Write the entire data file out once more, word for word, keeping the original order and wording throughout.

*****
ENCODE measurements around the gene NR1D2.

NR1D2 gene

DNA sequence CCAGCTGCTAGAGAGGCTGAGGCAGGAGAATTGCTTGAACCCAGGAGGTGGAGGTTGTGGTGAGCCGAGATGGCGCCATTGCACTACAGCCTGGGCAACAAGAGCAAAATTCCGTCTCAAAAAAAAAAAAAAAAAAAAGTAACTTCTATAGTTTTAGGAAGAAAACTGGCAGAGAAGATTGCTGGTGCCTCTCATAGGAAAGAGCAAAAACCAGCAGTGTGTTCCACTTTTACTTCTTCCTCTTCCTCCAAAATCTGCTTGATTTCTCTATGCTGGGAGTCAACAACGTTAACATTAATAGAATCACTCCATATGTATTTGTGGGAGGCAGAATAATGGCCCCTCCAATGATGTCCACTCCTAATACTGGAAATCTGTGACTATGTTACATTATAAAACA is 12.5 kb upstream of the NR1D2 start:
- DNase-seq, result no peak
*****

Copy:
ENCODE measurements around the gene NR1D2.

NR1D2 gene

DNA sequence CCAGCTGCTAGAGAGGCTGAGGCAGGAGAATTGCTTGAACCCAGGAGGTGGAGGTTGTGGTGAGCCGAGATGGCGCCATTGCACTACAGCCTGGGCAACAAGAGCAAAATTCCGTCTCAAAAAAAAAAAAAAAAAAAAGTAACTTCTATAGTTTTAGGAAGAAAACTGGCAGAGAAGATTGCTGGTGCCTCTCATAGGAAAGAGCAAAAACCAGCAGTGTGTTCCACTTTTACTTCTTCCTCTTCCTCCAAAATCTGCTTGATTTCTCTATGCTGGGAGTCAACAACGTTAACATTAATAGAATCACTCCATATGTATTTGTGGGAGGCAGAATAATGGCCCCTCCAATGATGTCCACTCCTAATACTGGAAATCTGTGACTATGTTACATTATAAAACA is 12.5 kb upstream of the NR1D2 start:
- DNase-seq, result no peak